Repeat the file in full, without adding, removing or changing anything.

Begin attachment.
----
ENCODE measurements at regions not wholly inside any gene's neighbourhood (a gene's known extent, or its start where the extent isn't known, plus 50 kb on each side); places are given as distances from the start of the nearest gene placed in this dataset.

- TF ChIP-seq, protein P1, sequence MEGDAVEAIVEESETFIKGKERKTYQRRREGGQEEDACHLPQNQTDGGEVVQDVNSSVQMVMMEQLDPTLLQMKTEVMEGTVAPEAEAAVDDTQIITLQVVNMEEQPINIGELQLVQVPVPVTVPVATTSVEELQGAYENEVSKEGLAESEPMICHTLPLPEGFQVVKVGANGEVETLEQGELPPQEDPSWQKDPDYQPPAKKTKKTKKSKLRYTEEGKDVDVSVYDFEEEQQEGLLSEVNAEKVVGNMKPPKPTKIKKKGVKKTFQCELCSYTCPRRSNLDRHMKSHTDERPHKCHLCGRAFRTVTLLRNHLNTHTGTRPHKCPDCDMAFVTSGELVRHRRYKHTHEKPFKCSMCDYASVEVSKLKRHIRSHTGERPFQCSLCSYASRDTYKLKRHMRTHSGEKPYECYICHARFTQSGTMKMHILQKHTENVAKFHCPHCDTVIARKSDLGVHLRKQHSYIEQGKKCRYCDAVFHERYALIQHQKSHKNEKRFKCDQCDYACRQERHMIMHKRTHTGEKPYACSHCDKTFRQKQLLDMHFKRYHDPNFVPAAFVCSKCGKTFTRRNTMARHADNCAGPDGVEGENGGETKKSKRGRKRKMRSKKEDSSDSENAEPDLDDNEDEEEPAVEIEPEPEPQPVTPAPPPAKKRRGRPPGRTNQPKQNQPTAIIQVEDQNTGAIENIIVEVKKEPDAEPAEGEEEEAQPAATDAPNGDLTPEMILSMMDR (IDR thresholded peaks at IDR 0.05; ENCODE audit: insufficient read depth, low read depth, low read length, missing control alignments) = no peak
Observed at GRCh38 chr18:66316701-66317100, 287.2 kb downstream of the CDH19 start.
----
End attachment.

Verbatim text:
ENCODE measurements at regions not wholly inside any gene's neighbourhood (a gene's known extent, or its start where the extent isn't known, plus 50 kb on each side); places are given as distances from the start of the nearest gene placed in this dataset.

- TF ChIP-seq, protein P1, sequence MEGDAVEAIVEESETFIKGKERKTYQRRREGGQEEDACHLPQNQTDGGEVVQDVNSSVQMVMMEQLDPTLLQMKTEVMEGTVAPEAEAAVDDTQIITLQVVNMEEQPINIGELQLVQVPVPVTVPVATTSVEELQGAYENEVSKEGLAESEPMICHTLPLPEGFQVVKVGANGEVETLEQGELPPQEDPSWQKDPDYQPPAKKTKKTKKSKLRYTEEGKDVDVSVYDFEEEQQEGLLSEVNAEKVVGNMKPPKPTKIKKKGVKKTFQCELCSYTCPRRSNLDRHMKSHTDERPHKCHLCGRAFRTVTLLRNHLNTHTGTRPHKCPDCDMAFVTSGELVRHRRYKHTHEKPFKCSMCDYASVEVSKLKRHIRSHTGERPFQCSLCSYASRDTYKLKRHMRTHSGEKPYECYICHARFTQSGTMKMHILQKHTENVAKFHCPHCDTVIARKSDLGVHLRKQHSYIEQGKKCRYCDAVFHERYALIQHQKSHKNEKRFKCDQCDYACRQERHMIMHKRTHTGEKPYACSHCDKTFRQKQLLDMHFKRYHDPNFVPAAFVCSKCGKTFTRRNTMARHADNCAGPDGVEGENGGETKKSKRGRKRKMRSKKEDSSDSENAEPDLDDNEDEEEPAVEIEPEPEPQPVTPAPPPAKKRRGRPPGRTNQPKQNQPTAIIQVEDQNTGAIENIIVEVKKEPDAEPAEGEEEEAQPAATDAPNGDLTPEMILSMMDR (IDR thresholded peaks at IDR 0.05; ENCODE audit: insufficient read depth, low read depth, low read length, missing control alignments) = no peak
Observed at GRCh38 chr18:66316701-66317100, 287.2 kb downstream of the CDH19 start.